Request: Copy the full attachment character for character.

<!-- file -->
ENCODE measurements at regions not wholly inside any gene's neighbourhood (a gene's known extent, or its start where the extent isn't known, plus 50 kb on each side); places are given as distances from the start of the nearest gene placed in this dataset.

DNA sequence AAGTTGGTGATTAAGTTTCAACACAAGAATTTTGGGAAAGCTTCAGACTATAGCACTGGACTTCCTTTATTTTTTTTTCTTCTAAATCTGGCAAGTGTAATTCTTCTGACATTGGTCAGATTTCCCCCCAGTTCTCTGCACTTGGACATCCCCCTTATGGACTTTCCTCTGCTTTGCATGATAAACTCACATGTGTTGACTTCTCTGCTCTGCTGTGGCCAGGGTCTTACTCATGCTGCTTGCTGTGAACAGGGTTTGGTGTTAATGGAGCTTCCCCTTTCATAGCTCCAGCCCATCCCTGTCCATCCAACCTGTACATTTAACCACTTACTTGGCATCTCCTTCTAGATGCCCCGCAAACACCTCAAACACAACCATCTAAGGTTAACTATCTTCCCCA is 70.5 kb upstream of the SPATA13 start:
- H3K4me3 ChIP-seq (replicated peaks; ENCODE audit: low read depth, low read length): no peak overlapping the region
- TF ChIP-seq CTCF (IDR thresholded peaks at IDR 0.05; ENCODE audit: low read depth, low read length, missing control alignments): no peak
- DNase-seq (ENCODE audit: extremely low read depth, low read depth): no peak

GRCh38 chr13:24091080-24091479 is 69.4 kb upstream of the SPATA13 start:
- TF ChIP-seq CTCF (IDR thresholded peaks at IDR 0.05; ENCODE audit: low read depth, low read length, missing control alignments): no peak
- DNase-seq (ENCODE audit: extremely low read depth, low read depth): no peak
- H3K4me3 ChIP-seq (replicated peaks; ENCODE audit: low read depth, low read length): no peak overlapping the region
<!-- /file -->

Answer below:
ENCODE measurements at regions not wholly inside any gene's neighbourhood (a gene's known extent, or its start where the extent isn't known, plus 50 kb on each side); places are given as distances from the start of the nearest gene placed in this dataset.

DNA sequence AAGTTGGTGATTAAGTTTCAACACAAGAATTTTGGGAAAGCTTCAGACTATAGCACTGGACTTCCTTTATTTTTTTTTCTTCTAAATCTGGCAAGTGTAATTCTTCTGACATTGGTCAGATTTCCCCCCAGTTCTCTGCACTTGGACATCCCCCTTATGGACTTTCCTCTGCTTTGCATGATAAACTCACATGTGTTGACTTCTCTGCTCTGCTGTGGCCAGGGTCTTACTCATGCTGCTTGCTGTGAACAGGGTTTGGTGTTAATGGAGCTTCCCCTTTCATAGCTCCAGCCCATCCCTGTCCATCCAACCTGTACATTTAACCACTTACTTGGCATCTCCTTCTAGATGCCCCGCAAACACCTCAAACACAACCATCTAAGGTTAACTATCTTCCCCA is 70.5 kb upstream of the SPATA13 start:
- H3K4me3 ChIP-seq (replicated peaks; ENCODE audit: low read depth, low read length): no peak overlapping the region
- TF ChIP-seq CTCF (IDR thresholded peaks at IDR 0.05; ENCODE audit: low read depth, low read length, missing control alignments): no peak
- DNase-seq (ENCODE audit: extremely low read depth, low read depth): no peak

GRCh38 chr13:24091080-24091479 is 69.4 kb upstream of the SPATA13 start:
- TF ChIP-seq CTCF (IDR thresholded peaks at IDR 0.05; ENCODE audit: low read depth, low read length, missing control alignments): no peak
- DNase-seq (ENCODE audit: extremely low read depth, low read depth): no peak
- H3K4me3 ChIP-seq (replicated peaks; ENCODE audit: low read depth, low read length): no peak overlapping the region